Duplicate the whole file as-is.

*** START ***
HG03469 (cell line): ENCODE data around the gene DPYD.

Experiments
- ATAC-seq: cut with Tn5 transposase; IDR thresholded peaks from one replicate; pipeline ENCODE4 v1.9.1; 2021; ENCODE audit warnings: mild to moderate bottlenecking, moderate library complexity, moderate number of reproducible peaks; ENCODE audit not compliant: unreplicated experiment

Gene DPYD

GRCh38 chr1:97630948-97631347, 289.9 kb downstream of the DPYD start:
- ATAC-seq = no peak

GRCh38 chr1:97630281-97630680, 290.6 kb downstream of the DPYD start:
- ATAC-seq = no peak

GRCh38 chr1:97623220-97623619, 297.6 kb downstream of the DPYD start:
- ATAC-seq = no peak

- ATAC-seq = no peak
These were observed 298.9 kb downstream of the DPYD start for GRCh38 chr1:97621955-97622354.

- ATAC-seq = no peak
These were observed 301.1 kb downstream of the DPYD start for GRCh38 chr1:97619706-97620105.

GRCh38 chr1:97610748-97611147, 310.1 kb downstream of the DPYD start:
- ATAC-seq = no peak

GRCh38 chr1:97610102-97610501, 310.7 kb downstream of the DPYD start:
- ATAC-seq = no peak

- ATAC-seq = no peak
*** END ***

HG03469 (cell line): ENCODE data around the gene DPYD.

Experiments
- ATAC-seq: cut with Tn5 transposase; IDR thresholded peaks from one replicate; pipeline ENCODE4 v1.9.1; 2021; ENCODE audit warnings: mild to moderate bottlenecking, moderate library complexity, moderate number of reproducible peaks; ENCODE audit not compliant: unreplicated experiment

Gene DPYD

GRCh38 chr1:97630948-97631347, 289.9 kb downstream of the DPYD start:
- ATAC-seq = no peak

GRCh38 chr1:97630281-97630680, 290.6 kb downstream of the DPYD start:
- ATAC-seq = no peak

GRCh38 chr1:97623220-97623619, 297.6 kb downstream of the DPYD start:
- ATAC-seq = no peak

- ATAC-seq = no peak
These were observed 298.9 kb downstream of the DPYD start for GRCh38 chr1:97621955-97622354.

- ATAC-seq = no peak
These were observed 301.1 kb downstream of the DPYD start for GRCh38 chr1:97619706-97620105.

GRCh38 chr1:97610748-97611147, 310.1 kb downstream of the DPYD start:
- ATAC-seq = no peak

GRCh38 chr1:97610102-97610501, 310.7 kb downstream of the DPYD start:
- ATAC-seq = no peak

- ATAC-seq = no peak